Quarterly inflation data, the Australian dollar and Chinese data to guide RBA thinking on possible August rate cut

Quarterly inflation data, the Australian dollar and Chinese data to guide RBA thinking on possible August rate cut
Quarterly inflation data, the Australian dollar and Chinese data to guide RBA thinking on possible August rate cut

It is still “likely” that the RBA will cut the cash rate in August to 2.5%, says the Westpac economics team led by chief economist Bill Evans.

However, the outcome will be heavily dependent on two bits of economic data to be released between now and the August 6 RBA meeting, as well as what happens to the Australian dollar.

The two pieces of data are the second quarter Chinese growth figures “tentatively” due out on July 15 and Australia’s second quarter CPI figures, due out on July 24.

In its analysis of yesterday’s very short (six paragraphs) monetary policy decision statement by governor Glenn Stevens, Westpac highlighted a repeat of the line that “the inflation outlook, as currently assessed, may provide some scope for further easing, should that be required to support demand".


Source: Commonwealth Bank

Westpac also places emphasis on the RBA's view on the Australian dollar.

In his statement yesterday, Glenn Stevens said the Australian dollar had depreciated “by around 10% since early April, although it remains at a high level”.

Westpac interprets this to mean that the currency is “at a less restrictive level but it is not actively stimulating growth or aiding the transition from mining to non-mining led growth”.

“A further decline in the currency – seen as a possibility – is viewed as required for this to occur.

“The currency move is also not seen as a threat to the inflation outlook which the Bank continues to see as remaining consistent with the medium term inflation target,” says Westpac.

Westpac does not provide any commentary on the importance of Chinese growth apart from mentioning the importance of the second quarter data figures.

In research published last week, Citi Research identified a strong link between Chinese economic growth and demand for housing.

Ahead of yesterday’s decision, the ‘shadow’ RBA board strengthened its call for the cash rate to remain on hold until most needed highlighting that “uncertainty about the global economy is rising and bond, equity and currency markets are reacting violently”.

The shadow board, comprising noted economists, including former RBA board member Warwick McKibbin in a think tank hosted by the Australian National University, also mentions the importance of China commenting that “China's authorities are attempting to rebalance their economy by reining in credit and imposing tougher financial rules”.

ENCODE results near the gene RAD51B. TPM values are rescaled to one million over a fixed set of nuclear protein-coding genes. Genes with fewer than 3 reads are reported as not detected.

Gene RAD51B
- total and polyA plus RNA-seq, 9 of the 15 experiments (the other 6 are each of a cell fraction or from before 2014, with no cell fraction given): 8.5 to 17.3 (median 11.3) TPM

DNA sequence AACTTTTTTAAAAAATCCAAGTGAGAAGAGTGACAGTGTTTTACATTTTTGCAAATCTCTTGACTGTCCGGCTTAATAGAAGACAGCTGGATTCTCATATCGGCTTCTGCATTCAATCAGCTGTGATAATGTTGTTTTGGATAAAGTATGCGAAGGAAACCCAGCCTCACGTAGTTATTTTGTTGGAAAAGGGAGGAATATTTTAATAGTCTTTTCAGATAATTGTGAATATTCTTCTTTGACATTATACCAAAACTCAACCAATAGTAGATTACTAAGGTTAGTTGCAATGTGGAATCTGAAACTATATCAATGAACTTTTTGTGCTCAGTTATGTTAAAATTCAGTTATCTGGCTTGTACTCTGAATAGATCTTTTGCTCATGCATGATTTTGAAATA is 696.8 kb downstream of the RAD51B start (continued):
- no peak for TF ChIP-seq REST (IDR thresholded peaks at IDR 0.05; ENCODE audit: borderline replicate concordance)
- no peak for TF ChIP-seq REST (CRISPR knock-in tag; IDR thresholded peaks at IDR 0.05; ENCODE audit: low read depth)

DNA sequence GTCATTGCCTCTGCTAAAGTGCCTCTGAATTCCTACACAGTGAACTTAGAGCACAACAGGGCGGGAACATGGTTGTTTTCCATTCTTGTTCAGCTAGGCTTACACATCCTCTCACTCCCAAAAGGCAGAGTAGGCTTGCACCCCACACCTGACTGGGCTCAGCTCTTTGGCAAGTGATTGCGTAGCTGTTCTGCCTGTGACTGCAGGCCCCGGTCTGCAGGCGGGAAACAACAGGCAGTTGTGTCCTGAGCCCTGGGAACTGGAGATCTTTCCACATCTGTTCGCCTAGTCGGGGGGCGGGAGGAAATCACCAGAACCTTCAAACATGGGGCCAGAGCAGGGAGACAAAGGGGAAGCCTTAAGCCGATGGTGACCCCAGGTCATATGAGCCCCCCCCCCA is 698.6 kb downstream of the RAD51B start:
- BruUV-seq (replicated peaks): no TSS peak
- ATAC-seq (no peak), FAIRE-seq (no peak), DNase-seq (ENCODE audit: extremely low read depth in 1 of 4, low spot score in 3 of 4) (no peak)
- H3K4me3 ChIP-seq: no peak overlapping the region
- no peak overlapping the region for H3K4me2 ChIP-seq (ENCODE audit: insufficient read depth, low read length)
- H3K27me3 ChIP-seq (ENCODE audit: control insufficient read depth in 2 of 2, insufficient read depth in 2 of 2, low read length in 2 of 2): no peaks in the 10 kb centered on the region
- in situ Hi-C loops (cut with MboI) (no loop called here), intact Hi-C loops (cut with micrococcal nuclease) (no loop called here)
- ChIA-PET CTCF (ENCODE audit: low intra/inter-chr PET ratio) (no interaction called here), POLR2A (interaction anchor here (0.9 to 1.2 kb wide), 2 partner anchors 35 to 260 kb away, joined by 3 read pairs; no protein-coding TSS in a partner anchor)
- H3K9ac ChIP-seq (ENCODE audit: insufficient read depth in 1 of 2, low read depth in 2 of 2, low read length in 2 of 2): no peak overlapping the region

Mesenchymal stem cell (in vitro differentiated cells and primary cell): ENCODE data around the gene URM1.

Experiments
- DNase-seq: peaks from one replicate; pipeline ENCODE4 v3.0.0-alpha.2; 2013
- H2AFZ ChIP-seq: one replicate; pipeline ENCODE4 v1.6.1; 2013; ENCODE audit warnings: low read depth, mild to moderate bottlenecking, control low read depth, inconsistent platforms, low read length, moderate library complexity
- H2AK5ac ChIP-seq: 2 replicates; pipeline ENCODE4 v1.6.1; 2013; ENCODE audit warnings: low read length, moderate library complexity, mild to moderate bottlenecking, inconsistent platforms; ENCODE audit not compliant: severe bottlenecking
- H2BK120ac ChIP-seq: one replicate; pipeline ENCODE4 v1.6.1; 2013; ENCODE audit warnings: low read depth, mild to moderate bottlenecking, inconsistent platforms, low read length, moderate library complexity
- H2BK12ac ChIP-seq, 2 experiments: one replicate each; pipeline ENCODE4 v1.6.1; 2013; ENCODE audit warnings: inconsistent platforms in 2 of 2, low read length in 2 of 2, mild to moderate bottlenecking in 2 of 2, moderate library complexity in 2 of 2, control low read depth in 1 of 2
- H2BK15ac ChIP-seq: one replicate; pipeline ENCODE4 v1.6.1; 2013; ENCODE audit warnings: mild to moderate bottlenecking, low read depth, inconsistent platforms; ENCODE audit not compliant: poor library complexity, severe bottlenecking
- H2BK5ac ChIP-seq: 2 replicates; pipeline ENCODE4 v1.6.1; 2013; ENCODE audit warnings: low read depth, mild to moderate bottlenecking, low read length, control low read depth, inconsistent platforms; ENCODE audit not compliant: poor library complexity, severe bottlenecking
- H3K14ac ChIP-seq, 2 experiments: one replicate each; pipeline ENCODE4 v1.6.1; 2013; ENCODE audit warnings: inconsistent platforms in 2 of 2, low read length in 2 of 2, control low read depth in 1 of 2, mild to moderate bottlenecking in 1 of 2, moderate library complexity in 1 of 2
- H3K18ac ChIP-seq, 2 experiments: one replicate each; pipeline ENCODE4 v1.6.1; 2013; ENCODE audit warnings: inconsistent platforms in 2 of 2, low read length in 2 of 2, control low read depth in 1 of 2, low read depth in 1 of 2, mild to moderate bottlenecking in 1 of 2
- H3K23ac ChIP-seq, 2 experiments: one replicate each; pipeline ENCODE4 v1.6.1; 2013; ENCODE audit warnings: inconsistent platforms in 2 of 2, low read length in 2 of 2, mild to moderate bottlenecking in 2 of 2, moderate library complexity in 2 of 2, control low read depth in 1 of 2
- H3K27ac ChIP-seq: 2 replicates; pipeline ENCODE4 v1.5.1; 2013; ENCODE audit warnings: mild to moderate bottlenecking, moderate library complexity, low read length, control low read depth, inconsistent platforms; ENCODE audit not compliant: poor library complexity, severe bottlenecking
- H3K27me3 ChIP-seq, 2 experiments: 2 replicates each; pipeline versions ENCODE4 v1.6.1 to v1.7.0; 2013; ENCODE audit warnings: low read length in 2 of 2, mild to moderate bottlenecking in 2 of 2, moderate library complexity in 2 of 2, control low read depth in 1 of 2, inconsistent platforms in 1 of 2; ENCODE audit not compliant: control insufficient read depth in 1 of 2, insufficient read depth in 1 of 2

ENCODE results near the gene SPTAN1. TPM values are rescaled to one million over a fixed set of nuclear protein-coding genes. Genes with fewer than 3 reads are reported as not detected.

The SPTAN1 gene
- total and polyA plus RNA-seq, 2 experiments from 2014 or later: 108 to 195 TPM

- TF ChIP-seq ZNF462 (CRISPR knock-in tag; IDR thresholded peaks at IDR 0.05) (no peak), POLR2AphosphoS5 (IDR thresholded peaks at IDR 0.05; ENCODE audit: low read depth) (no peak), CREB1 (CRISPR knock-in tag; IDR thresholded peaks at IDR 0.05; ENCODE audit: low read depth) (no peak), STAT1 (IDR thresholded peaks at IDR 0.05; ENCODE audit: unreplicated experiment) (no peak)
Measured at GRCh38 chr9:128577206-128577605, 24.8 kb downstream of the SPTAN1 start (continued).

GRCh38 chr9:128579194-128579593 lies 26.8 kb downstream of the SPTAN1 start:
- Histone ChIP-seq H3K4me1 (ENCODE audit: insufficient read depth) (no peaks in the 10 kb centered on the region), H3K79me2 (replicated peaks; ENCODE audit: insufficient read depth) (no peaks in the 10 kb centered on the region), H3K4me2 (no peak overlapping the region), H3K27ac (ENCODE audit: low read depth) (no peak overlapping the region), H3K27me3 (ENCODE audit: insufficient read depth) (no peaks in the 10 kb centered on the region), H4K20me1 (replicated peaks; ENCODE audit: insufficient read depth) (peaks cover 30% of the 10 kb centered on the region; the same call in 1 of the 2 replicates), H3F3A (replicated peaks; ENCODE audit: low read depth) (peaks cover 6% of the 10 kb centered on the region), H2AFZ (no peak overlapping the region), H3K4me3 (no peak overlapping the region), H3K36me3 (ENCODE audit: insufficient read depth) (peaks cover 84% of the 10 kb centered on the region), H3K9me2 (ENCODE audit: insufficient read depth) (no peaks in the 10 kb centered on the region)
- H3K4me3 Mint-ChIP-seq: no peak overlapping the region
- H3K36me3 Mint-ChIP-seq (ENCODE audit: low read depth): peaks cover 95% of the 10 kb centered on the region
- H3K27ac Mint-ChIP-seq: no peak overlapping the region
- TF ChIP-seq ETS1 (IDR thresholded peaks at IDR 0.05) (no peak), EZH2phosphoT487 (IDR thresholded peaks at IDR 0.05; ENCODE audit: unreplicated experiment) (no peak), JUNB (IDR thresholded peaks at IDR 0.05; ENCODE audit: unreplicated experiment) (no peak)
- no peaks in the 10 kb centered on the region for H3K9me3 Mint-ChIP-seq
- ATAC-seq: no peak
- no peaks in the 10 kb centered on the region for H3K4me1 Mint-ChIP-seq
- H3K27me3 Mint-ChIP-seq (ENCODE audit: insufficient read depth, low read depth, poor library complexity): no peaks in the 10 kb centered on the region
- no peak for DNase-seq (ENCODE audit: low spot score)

“This has led to a temporary spike in the interbank rate as financial institutions are scrambling for liquidity.

“On Monday, 24 June 2013, the Shanghai stock index suffered its worst one-day loss in nearly four years. The big question is whether China's authorities will be able to engineer a soft landing or whether Chinese markets, and the economy, will experience further severe disruptions," says the shadow board.

Commonwealth Bank chief economist Michael Blythe notes the easing bias remains, but with “some subtle hints of a rethink on the inflation outlook” by the RBA as well as a “generally positive view on economic prospects”.

Blythe notes that the RBA’s description of the inflation outlook has “shifted since the May Board meeting from one that “would afford scope to ease further” to one that, in yesterday’s statement, “may provide some scope for further easing” (his emphasis).

He says there is a risk that the second quarter inflation of around 0.4% would leave underlying inflation undershooting the RBA’s target band of between 2% and 3%, “underwrites our call for an August rate cut and a terminal cash rate for this cycle of 2.5%

A cash rate of 2.5% would take the cash rate to a new record low, though still well above interest rate settings of other first-world economies.


Source: Commonwealth Bank

The previous lowest proxy measure of the cash rate (official cash rate settings date back to August 1990) was 2.89% in August in January 1960.

Larry Schlesinger

Larry Schlesinger

Larry Schlesinger was a property writer at Property Observer


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